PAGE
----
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Computers at Australia’s Fiona Stanley Hospital go down for 14 hours when lightning strikes a Fujitsu-owned data center.

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St. Joseph’s Hospital Health Center (NY), which lost nearly $22 million in 2014 mostly due to one-time Epic implementation costs, will join an unnamed health system (most likely Trinity Health).

A study of inpatient satisfaction following construction of an expensive new hospital wing at Johns Hopkins featuring healing gardens, soaring lobbies, extensive artwork, and patient rooms equipped with an interactive TV system and “quiet” features finds that while patients understandably scored the new facilities higher, those amenities didn’t raise the physician evaluation component of HCAHPS. In other words, the doctors didn’t enjoy the halo effect of practicing in fancier surroundings.

A former Duke University football lineman co-founds Logistical Athletic Solutions, which allows athletes and staff to exchange messages, manage schedules, and track medical records. A Duke study found that the system saved the university $244,000 in six months by reducing material costs and data entry hours.

An attorney-authored Medscape article suggesting that doctors allow their patients to make audio or video recordings of their encounters is met with a host of negative comments from physicians, some suggesting that patients don’t need anything more than the EHR-generated visit summary and those patients wanting to record their visits are likely to sue. The author says, however, that only a handful of states require both parties to consent that their conversation be recorded – no matter how the recording is made, it’s a legal record.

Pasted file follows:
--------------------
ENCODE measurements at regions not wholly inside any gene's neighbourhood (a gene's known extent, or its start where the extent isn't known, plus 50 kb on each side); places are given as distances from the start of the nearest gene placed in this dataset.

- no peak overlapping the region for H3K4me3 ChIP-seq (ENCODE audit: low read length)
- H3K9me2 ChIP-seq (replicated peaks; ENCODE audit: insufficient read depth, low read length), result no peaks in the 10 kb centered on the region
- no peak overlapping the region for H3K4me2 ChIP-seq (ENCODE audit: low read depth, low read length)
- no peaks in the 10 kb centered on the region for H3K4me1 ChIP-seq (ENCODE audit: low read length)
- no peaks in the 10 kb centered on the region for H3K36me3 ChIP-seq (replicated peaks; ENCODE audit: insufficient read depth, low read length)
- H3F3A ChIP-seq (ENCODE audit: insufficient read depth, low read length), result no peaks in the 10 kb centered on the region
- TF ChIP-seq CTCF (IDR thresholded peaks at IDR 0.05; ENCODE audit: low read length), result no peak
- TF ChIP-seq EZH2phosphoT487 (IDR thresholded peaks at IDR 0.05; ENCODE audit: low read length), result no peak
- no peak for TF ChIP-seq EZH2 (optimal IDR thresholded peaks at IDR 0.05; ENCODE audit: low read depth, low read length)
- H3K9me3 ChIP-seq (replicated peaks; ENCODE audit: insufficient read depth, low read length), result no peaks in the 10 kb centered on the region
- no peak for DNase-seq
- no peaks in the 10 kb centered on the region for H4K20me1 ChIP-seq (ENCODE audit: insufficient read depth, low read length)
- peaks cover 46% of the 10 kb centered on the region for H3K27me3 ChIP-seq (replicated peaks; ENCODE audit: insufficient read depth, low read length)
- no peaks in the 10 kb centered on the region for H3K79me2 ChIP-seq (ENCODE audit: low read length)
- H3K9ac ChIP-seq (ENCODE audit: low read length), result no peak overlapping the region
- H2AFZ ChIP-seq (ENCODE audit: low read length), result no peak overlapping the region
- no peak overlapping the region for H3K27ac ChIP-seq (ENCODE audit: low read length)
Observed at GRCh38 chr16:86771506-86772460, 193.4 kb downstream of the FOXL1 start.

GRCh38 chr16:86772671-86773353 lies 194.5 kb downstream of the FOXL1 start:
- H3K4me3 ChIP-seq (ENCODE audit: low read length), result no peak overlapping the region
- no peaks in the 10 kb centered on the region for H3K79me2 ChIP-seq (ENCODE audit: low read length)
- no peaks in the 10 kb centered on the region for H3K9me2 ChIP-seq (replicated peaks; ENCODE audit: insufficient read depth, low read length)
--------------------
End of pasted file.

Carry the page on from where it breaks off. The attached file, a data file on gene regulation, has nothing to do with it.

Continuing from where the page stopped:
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I’m not sure I want these guys writing about medical apps – their attention to detail is pretty much a waist.

Hospitals in St. Louis are using their EHR information to remind parents that their children should be given measles vaccine.

A doctor in Canada sets a five-minute timer at the beginning of a patient visit with the encouragement of a militant doctor’s advocacy group. He doesn’t stop the conversation at five minutes, but points out to each patient when it rings that Ontario’s government pays him for only that time. He declined to explain how he came up with the five-minute number except to say represents an hourly rate similar to that of dentists and lawyers.

An article in The Atlantic says that tweeting is a waste of time for companies and online publications whose goal is to send traffic to their websites. Instead, short attention span readers skim Twitter’s frothy observations (sometimes tweeted by people who barely read the original article themselves) as standalone material, generating revenue and traffic only for Twitter. As Bill Murray (aka Nick Ocean) says, “Twitter is basically just you having a conversation with yourself hoping that someone else will join in.”


Sponsor Updates

  • The Advisory Board Company adds Zynx Health’s heart failure intervention checklist to its online heart failure toolkit.
  • ZeOmega posts “The Key to Delivering Healthier Babies.”
  • Life Monitor Pty Ltd. will sell AirStrip’s solutions in Australia and New Zealand.